SKEPTICISM "Companion To Solitude"

By Octopi Mills

Finland is known for its dark forests and darker bands. Among the latter is SKEPTICISM, one of the very first bands to push the idea of “how slow can you go?”. With their glacial tempos, grinding vocals and sad melodies, they were one of the pioneers of what would come to be known as funeral doom metal.

Since 1993, they have been as dependable as an atomic clock, releasing new epics of long, slow and depressing tunes on a regular basis. The latest is “Companion” and this may be the most cinematic and overwhelming of all SKEPTICISM’s output. That being said, the time was ripe to connect with longtime keyboardist Eero Pöyry and delve into the mind of SKEPTICISM. Fortunately Eero replied to us much quicker than you’d think, given the speed of his band.

Here, now, is a dose of SKEPTICISM...

WW: Welcome to Wormwood Chronicles. Skepticism has released a new album, and one I found to be vital and fresh. What was entailed this time on the creation of this epic album?

EERO PÖYRY: In a way we did what we always do: wrote six songs and released them as an album. As usual - it tends to take us roughly five to seven years to do so. The process is simultaneously familiar and also new every time around. This time we had different visions and stories to base the songs on that originated from different band members. Also the 30th anniversary played a role - we decided a couple of years ago that the album should come out on the anniversary year which guided our actions through the last years of the process. We’ve also got to reflect our thoughts on the past decades due to this which has been very healthy. Things get a bit deeper meaning when you set them into the perspective of the 30 years. How significant was a certain decision on the instrumentation and so forth. All in all it has been an enjoyable process.

WW: SKEPTICISM has been around for quite a while at this point. How do you feel the music has changed? How has it remained the same in the matter of retaining the legacy of such?

EP: I think of it as the essence of the music staying the same but the detailed expression we use has evolved. Or in another wording: the emotions we convey are pretty much the same but the means we use to convey them are slightly different. We could for example have had “Pouring” on the latest album but if we did we would probably have a bit more texture to some of the parts. Or we could have had “The Intertwined” on the first or the second album but probably the arrangement would have been a bit simpler. When it comes to a legacy - we do not really think of that. The new album has been a bit of a surprise to some people - specifically people who’d expect us to repeat things from the earlier albums. There would be nothing wrong with that but that is simply not our way. We are not trying to repeat something or stay away from repeating something - we simply want to write music that inspires us and we enjoy performing. I believe this is a good approach for specifically our group of people to keep the band going for another three decades.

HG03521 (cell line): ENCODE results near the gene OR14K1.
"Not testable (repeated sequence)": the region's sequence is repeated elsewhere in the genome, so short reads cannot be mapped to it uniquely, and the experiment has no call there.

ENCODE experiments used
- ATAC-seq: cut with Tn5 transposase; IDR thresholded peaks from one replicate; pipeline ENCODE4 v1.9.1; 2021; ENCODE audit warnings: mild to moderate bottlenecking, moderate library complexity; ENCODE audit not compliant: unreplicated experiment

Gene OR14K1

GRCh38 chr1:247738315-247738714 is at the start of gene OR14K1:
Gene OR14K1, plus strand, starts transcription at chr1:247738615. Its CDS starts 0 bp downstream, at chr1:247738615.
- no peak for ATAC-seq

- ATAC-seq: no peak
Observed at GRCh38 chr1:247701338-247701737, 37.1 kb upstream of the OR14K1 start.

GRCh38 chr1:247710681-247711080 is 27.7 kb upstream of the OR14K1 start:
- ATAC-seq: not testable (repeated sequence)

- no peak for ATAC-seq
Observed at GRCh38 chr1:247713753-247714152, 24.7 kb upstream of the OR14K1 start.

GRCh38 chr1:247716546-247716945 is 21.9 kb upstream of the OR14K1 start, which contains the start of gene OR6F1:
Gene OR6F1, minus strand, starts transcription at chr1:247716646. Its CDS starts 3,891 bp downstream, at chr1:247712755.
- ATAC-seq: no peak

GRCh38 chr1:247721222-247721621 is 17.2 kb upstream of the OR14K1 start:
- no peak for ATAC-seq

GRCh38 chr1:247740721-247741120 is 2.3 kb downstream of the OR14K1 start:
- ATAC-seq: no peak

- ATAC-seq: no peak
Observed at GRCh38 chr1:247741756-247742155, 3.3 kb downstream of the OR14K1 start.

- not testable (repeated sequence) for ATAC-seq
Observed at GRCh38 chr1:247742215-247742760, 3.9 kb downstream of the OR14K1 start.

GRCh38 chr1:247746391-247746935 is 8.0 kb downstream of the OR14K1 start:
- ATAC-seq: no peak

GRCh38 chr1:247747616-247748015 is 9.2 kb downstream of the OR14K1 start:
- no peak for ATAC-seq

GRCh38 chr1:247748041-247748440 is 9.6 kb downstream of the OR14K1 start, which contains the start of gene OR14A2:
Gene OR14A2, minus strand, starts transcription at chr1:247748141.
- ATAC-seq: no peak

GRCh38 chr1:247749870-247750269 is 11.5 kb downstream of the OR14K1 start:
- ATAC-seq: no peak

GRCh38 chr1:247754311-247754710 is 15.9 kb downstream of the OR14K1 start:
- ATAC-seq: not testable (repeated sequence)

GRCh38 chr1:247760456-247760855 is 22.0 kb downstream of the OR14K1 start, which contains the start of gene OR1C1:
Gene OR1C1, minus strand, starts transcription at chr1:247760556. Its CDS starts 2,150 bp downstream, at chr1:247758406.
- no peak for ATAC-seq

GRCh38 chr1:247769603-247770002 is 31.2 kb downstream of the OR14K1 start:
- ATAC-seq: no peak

WW: Are there any plans for a live performance this time around?

EP: We just played a release concert for “Companion” in Turku, Finland on September 25th, 2021. We have a few other dates booked yet but hopefully the venues would soon re-open after the pandemic.

WW: Can you tell us a bit of the old days; how you got this going and what inspired you to make this original brand of music?

EP: How we originally got it going was Brutal Death Metal. It was going strong in the late 80’s and early 90’s in the underground. There were a lot of bands, demos being recorded and sold via landmail and flyers, gigs going on at small local venues and so on. For a bunch of young guys seeing that happen - both that the scene exists and that you can get into a situation where you can make a demo and get on stage rather quickly was good inspiration. We were lucky to live in Riihimäki where the underground gigs happened regularly.

After learning the ropes on song writing and acting as a band we made the first release in the form of a 7” vinyl with a basic Death Metal line-up. After that our bassist left and we had two problems to solve - whether to replace him and how do we find our own sound in general. That was somewhere in late 1992 or early 1993 I think. The solution was to go for keyboards instead of the second guitar and partially bass as well and make it prominent in the sound.

One could say that style we ended up with is a morph from the flavors of metal that were out at that time - Death Metal, Death / Doom, etc. Perhaps we brought in a bit of cinematic or classical music feel as well.

WW: If you were to name any films, authors or books, or music that has inspired you or that you hold to be great, what would you mention?

EP: We did watch a lot of horror movies from copied VHS-cassettes in the early days of the band but I doubt that really influenced the style that much. What probably did more was the fact that we spent quite some time in the woods with the band members in the early days. Many of the lyrics especially on the early albums were nature inspired. As said ,cinematic and classical music had certain kind of an experience and also personally my interest in the sound of the pipe organ.

WW: What does Finland mean to you, in regards to your musical style, if any? Is there ever an inspiration your country gives you while you are in the creation process or writing or is this something that is not really of great importance?